She wanted adventure when she joined the American Red Cross during World War II. She worked in Hawaii and later Minnesota, pioneering disaster services to fire victims.
Many nights, the youngest of the Bergeson brothers woke with a start in the dark, awakened by the ring of a telephone carrying word of disaster.
It was 1973 and Jim Bergeson had just finished a stint in the U.S. Navy. He was back at his childhood home in St. Louis Park, sleeping in a basement bedroom until college started. His mother, a longtime Red Cross volunteer, was now an employee with a very unpredictable work schedule.
In the middle of the night, her quick footsteps passed overhead on the creaking floor. Then she was gone.
Ruth Bergeson kept the Red Cross’ “disaster closet,” where clothing and personal items were stored for fire victims. There, traumatized people who had lost everything picked out small tokens of normalcy.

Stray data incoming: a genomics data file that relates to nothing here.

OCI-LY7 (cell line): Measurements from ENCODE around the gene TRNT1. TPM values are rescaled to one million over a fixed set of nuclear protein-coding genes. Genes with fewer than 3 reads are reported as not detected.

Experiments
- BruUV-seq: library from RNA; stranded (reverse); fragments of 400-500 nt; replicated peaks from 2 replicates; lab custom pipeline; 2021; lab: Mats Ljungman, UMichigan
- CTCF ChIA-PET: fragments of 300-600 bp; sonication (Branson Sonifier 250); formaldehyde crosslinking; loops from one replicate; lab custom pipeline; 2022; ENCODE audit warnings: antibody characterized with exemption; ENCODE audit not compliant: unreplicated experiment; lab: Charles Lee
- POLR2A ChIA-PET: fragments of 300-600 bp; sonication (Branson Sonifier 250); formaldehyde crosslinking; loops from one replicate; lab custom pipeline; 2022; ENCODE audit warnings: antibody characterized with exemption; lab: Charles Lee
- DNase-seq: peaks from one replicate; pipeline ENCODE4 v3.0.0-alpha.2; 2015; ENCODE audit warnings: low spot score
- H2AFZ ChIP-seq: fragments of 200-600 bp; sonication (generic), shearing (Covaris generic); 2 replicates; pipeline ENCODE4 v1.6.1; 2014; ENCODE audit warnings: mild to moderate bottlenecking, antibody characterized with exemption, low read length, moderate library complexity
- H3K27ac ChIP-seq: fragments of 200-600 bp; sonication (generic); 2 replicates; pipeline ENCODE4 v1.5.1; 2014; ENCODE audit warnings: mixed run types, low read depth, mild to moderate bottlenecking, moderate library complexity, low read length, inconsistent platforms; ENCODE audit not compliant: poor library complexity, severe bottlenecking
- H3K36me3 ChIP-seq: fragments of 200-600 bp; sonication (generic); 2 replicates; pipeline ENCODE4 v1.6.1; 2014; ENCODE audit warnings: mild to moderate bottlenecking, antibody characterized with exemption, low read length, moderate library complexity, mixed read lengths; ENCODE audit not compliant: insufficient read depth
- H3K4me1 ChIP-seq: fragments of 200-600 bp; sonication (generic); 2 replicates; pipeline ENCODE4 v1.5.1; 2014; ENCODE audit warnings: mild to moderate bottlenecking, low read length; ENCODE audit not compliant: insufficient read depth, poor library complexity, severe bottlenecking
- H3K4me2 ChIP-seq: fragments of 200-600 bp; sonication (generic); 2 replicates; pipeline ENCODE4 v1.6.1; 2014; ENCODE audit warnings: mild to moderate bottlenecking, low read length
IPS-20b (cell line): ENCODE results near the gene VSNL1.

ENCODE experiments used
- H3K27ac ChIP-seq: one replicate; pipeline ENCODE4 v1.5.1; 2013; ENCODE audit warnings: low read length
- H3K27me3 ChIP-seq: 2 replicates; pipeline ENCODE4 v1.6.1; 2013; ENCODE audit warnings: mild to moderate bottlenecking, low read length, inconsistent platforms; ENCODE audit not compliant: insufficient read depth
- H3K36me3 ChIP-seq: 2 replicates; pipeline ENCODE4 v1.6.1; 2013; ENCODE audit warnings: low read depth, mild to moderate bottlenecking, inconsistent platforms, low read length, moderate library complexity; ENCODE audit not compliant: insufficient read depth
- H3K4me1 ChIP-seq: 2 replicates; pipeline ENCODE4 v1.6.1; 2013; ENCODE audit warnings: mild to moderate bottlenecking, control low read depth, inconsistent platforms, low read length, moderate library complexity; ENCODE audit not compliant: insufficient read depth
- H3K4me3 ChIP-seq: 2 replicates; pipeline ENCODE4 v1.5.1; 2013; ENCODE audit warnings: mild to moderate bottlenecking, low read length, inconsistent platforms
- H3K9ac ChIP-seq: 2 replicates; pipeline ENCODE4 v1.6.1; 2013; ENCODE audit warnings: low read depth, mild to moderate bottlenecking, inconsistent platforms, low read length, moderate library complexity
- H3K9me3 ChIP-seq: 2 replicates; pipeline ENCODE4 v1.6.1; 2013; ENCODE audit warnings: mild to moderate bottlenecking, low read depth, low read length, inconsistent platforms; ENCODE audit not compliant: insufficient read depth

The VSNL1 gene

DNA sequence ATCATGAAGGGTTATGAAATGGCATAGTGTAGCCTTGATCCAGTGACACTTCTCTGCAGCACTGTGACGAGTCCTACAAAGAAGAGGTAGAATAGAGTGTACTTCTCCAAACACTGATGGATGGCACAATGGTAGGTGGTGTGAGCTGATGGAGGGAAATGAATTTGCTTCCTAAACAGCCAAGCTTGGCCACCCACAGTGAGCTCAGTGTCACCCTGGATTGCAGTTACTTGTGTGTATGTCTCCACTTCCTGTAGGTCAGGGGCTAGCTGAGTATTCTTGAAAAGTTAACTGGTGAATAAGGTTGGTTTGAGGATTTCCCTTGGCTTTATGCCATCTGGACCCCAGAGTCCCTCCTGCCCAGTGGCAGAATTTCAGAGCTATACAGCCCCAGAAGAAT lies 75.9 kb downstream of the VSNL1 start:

A pair of pajamas. Pants. A toothbrush.
Jim never heard his mother come home. But when he came up the stairs in the morning, she was always there, ready to make his favorite breakfast: tomato toast, adorned with her own canned tomatoes.
With his father already at work, Jim and his mom would talk about where she had been. She described people she had helped — a couple, or a family with kids.
To them, it was just what she did. But for many Minnesotans over many years, hers was the kind face that appeared in the dark of night to help ease their disasters.
“She cared about people,” her son said. “She acted out the caring. It wasn’t just writing out a check to a charity. She did it.”
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